4. already subsides training etc in other ways so does not support a person 'upskilling' just for the sake of it (via this avenue).

The main role of an Employment Services provider is to report upon compulsorily job seeker complying with participation and job search requirements to Centrelink and DEEWR; its secondary role is to assist job seekers with gaining employment. And not just a clients dream job, but any job for which they are both capable and suitable from a public opinion.

I hope this clarifies things for you, emailer.



I received the follow on question by another reader asking: 'How does the ESP earn money?" Great question, which I probably should have addressed in the original article!

ESPs earn money directly from DEEWR for achieving Outcomes.  What this means is that DEEWR have service expectations and when these are achieved, the ESP receives income.

For example, the ESP receives a small set amount for every client commenced into servicing with that provider.  From that moment on, the service clock starts ticking, for the job seeker and the ESP.

ESPs also earn income each quarter just for providing a job seeker with service - if all conditions have been met e.g. if the client is required to attend five appointments over a certain period of time, and the client has attended each of those appointments, then the ESP can claim a small fee for having achieved this Participation Outcome. (But they may be entitled to still claim the fee, if the ESP has correctly reported non-compliance by the job seeker - after all, the ESP can't physically force people to attend).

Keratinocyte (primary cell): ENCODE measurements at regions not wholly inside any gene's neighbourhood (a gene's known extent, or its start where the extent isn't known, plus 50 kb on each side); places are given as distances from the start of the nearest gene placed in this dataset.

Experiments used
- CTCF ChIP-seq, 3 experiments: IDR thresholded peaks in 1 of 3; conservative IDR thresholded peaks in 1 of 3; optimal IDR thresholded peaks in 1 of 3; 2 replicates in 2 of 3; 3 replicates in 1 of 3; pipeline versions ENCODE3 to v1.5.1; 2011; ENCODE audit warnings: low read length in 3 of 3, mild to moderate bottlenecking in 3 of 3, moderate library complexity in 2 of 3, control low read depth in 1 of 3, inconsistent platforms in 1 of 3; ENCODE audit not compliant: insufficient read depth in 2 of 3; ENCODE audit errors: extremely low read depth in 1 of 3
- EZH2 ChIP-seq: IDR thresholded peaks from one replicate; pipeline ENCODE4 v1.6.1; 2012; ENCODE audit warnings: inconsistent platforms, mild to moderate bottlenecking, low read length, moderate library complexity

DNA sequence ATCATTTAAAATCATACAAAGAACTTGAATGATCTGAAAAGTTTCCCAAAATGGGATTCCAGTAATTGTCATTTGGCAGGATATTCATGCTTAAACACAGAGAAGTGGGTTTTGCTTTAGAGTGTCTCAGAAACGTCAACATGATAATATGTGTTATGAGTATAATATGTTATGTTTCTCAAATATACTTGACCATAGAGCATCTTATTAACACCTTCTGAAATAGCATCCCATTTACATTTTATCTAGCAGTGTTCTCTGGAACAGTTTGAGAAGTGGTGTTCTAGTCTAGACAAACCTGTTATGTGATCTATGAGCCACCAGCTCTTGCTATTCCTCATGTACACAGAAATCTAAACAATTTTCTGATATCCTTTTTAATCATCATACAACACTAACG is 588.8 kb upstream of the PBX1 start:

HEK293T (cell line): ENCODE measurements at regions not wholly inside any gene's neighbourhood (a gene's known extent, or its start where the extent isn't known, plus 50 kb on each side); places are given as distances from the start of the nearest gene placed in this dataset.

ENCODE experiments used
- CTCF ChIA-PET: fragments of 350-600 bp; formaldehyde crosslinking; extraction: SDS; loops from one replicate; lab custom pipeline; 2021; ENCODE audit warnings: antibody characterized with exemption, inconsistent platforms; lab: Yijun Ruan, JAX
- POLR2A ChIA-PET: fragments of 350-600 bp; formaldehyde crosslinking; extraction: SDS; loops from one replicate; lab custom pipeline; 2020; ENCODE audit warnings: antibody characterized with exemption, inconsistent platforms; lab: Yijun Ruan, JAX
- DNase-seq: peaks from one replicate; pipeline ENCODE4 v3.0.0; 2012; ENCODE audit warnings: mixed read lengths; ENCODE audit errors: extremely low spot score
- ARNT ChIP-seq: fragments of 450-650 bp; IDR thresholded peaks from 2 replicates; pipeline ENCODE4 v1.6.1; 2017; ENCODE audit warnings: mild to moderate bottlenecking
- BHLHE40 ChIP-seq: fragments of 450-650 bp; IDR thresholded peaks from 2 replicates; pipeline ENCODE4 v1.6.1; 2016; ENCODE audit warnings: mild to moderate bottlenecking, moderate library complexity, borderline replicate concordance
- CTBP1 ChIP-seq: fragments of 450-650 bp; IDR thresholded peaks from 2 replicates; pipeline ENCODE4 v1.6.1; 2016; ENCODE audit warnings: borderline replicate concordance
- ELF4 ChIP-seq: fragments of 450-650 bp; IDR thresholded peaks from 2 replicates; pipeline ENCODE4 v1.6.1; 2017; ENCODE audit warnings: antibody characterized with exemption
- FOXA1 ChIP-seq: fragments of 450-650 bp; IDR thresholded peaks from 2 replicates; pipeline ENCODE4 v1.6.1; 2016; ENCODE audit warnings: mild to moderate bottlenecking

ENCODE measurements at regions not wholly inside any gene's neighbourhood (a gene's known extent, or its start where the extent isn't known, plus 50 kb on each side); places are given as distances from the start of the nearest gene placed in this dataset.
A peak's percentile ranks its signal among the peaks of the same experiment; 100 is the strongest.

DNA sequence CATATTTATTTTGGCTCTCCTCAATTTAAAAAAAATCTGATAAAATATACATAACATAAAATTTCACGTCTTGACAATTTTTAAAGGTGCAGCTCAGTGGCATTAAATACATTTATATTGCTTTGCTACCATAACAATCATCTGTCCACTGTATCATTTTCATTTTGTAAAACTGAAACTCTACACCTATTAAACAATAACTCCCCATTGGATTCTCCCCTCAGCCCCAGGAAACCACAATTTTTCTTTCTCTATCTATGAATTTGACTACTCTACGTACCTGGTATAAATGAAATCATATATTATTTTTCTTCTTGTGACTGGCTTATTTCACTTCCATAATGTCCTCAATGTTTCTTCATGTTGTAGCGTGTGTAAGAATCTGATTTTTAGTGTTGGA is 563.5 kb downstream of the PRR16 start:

When the client obtains a job that meets minimum requirements of being at or above award rate conditions and is suitable and sustainable and expected to achieve a six month outcome, then the ESP earns another small fee for having assisted the client gain employment - whether the client or the agency finds the job (one very strong area of contention by many jobseekers is that when they find the job themselves they don't believe the agency has done anything - but this isn't true, the agency has still reviewed their circumstances and provided assistance to help that job seeker gain that work).

But the real money earner for ESPs is achieving employment outcomes.  This means that the client reaches six months of 'continuous sustainable' employment, which is measured at 3 months and 6 months. For this reason, every ESP provides what is called Post Placement Support (PPS) to every client who gains work regardless of who found the job for them.  PPS is crucial in assisting clients remain employed - DEEWR recognise that the rate of falling out of employment is highest for people in their first six month period - where probationary periods haven't been passed, where it can all become so overwhelming and difficult and where the highest number of problems become evident for both the employer and the employee.  (NB, a client is still a job seeker until they successfully complete this six month period).

DEEWR can make ESPs return payments received - which no business ever wants to do - if DEEWR believes the ESP is not entitled; so contrary to many job seekers belief, an ESP only submits a claim for payment when they are absolutely certain they have met all conditions to receive the payment, and when in doubt, won't claim a fee that they are probably entitled to because it is better practice not to claim than to have to return payments - which are spent on business overheads and wages and resources etc.